Orange County-wide jailhouse informant violated defendants’ rights, Justice Department says

The US Justice Department said Thursday that the sheriff’s department and prosecutors in Orange County, Calif., ran an extensive jailhouse informant program for years that violated the rights of criminal defendants.

The federal agency, which began investigating the allegations in 2016, released a lengthy report detailing the use of informers by Orange County officials from 2007 to 2016 and their failure to release information, as required by law, from attorneys. to the accused about the objectionable statements collected by the informers by the

The report said the district attorney’s office had failed to conduct a thorough investigation into the scandal that shocked three million people and called for “an independent body to conduct a more comprehensive review of previous cases involving custodial informers.” should be established.”

Officers may use jailhouse informants, but they may not be allowed to knowingly obtain information from defendants after being represented by lawyers. In addition, prosecutors are required to hand over evidence to defense attorneys that can be viewed favorably to their clients.

Orange County, which saw several criminal cases after the allegations surfaced, stopped using informers in 2016, the report said.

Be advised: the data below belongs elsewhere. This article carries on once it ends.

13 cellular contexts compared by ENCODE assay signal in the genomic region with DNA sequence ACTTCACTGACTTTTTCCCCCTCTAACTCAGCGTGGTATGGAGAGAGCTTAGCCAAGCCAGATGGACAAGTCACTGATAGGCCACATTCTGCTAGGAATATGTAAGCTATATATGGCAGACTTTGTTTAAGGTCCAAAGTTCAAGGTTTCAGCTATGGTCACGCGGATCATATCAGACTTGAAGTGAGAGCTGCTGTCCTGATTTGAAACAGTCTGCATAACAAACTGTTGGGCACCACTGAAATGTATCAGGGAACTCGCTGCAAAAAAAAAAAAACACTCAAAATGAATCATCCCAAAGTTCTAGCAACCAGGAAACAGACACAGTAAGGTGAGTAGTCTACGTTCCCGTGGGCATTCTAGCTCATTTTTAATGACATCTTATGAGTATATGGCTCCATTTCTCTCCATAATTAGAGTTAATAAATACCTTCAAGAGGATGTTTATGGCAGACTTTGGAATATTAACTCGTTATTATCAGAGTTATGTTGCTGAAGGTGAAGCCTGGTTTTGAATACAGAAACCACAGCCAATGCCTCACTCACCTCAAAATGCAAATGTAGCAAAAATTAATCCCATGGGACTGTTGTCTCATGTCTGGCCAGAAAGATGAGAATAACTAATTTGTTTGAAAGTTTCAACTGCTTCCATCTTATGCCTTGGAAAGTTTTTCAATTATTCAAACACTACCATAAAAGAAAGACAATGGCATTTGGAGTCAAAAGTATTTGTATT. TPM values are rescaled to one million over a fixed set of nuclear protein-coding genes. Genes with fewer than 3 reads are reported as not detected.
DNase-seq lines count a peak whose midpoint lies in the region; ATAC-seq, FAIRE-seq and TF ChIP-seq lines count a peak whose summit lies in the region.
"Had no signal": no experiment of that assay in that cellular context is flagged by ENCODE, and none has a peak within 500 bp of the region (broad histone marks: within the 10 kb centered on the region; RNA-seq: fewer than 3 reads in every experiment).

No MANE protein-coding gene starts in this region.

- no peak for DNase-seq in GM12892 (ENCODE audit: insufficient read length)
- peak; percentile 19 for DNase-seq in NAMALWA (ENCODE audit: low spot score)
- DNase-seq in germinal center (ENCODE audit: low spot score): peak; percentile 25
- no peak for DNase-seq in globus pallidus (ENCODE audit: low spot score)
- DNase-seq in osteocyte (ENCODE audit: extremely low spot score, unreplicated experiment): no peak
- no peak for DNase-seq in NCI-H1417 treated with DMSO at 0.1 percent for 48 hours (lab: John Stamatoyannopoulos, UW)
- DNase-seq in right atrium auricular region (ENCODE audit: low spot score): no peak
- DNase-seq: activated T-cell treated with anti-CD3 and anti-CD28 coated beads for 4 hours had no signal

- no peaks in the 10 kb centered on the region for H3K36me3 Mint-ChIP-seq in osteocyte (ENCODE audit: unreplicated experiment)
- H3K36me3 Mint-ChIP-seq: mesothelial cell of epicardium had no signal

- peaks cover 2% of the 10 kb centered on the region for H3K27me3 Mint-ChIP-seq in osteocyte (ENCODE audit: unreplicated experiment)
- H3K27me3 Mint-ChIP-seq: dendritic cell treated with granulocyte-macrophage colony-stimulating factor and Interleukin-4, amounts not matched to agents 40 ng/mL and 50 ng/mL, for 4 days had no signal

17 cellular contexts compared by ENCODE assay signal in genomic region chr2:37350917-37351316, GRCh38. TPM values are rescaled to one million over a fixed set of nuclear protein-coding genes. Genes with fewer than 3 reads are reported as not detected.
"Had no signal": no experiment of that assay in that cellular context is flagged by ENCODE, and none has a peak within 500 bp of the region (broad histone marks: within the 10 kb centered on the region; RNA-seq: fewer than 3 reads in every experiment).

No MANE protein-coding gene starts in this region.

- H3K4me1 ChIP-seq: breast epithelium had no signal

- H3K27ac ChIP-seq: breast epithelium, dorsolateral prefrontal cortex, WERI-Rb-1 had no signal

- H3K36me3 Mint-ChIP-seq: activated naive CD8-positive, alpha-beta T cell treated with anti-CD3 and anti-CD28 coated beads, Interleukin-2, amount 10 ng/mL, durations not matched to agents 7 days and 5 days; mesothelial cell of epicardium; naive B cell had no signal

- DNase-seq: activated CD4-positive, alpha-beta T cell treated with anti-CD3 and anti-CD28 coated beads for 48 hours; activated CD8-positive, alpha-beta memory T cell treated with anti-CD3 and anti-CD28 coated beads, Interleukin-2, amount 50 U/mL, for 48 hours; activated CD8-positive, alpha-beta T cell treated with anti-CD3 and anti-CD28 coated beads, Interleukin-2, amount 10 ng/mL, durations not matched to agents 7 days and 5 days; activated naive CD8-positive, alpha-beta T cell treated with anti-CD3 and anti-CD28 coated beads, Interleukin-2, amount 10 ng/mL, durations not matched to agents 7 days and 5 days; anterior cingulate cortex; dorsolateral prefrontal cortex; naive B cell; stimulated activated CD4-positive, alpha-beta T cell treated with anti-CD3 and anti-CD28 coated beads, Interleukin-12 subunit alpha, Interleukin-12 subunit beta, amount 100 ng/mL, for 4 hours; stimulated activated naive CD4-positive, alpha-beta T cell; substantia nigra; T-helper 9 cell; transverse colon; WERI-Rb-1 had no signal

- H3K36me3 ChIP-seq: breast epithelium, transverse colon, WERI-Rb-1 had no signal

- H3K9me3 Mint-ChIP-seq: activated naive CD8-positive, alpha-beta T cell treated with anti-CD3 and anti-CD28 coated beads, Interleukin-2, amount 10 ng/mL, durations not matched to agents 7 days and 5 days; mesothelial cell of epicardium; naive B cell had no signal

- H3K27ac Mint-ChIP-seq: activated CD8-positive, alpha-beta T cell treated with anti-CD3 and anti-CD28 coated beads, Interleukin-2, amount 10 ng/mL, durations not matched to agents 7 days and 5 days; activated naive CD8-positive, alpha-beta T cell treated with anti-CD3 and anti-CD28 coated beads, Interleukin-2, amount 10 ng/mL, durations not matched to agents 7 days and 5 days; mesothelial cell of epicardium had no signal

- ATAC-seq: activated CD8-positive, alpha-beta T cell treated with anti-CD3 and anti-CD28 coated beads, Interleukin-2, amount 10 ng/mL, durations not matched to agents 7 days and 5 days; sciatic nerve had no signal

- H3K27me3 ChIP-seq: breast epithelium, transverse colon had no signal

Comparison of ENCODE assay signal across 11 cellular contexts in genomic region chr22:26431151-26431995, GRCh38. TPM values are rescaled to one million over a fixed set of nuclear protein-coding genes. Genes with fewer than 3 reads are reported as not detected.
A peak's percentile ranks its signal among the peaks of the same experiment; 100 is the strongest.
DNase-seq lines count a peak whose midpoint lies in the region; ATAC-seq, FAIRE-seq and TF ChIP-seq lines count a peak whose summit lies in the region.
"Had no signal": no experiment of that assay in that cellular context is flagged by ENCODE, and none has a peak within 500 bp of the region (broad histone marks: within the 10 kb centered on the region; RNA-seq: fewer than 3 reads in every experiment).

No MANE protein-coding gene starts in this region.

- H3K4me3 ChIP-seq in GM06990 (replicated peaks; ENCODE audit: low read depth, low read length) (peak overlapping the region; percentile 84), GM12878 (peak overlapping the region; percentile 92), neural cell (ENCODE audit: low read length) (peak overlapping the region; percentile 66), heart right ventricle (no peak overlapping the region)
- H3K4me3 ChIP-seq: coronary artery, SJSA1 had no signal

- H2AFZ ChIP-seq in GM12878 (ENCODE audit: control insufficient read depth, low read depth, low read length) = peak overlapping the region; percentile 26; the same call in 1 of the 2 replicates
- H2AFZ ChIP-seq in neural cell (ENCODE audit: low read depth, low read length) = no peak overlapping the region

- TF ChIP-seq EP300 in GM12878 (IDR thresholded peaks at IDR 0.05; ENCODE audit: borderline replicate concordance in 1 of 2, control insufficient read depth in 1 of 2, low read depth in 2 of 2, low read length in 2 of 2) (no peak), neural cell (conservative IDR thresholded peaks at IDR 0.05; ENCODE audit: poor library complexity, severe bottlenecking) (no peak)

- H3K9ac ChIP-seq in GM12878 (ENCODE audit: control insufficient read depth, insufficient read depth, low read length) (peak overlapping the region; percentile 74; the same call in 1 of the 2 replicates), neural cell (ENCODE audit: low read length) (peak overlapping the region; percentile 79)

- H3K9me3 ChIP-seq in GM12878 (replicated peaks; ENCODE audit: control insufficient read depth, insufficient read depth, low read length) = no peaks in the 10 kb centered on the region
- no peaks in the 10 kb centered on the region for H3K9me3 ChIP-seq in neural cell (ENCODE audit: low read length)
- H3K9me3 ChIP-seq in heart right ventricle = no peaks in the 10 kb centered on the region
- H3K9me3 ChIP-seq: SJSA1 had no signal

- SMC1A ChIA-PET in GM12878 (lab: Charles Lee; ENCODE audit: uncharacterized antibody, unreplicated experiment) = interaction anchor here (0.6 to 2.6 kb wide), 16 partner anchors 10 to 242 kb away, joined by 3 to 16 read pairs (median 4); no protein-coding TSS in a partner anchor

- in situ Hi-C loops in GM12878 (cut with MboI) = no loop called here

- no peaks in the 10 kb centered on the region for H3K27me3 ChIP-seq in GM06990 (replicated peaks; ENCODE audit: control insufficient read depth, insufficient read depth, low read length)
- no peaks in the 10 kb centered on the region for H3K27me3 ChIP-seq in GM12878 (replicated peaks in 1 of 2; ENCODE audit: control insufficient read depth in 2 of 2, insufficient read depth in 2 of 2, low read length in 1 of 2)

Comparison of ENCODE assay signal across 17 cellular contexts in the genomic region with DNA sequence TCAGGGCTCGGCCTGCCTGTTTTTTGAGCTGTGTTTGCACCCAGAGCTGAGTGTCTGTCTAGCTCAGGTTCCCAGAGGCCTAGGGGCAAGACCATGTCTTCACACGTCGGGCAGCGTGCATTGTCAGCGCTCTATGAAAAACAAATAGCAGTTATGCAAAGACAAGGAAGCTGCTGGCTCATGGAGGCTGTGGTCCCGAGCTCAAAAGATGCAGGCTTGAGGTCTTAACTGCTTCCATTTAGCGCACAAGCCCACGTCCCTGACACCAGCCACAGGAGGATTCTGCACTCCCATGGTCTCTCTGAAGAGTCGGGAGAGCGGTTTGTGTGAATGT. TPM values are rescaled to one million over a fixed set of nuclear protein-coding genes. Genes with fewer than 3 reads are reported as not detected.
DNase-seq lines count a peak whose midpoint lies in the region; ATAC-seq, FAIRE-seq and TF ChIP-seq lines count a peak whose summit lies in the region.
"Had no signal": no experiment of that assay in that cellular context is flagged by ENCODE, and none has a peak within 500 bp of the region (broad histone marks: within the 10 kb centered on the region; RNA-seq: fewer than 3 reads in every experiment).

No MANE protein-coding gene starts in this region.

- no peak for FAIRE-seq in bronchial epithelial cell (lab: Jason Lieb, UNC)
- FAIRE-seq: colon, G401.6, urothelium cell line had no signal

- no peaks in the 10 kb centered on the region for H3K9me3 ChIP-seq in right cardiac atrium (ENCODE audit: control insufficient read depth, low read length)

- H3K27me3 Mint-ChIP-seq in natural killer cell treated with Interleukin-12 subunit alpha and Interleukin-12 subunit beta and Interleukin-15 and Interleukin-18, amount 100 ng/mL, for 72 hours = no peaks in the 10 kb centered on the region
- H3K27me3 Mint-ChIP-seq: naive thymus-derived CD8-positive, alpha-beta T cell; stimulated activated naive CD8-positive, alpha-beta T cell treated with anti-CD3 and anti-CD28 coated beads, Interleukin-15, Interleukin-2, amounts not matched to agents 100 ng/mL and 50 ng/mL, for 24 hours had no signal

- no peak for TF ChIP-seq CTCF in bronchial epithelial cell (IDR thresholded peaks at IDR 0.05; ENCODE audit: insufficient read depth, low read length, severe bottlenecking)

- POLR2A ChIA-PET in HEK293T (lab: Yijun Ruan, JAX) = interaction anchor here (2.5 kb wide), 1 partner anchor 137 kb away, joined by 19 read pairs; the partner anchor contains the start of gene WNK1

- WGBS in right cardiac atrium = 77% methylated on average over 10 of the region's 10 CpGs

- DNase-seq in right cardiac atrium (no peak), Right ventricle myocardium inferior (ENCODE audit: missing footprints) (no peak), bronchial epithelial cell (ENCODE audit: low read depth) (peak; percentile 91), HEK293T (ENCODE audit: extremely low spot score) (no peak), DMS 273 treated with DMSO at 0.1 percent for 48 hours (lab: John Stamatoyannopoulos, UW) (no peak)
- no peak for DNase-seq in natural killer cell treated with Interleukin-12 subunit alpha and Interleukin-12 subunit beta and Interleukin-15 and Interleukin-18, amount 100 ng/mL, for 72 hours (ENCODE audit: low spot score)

“The failure to protect these basic constitutional guarantees not only deprives individual defendants of their rights, but it undermines public confidence in the fundamental fairness of the criminal justice system across the county,” Assistant Attorney General Kristen Clark said in a statement. does.”

The report comes years after he was charged with the man who shot and killed eight people at a hair salon in 2011.

Scott Decrai pleaded guilty to the murders, but was spared the death penalty over the use of an informant by officers while represented by a lawyer – which was discovered when his lawyer flagged that the informer was also involved in another high Tha-profile case.

In a separate instance, a gang member charged with a 2004 murder struck a plea deal and a short prison sentence after an earlier conviction was set aside over concerns that prosecutors had failed to share critical evidence. .

Orange County District Attorney Todd Spitzer said he has cooperated with the federal investigation since he took office four years ago and has led his investigation that found veteran prosecutors in the Decrai case were negligent. He said much of the informant’s activity was hidden from prosecutors, to prevent proper disclosure of the information.

“This report confirms exactly what we already knew,” Spitzer said in a statement. “I have made it abundantly clear that I refuse to accept the ‘win at all cost’ mentality of the former administration”.

The sheriff’s office did not immediately respond to a message seeking comment.

Scott Sanders, an assistant public defender representing Dekrai, said the federal report shows county agencies are still not doing enough to protect the rights of accused.

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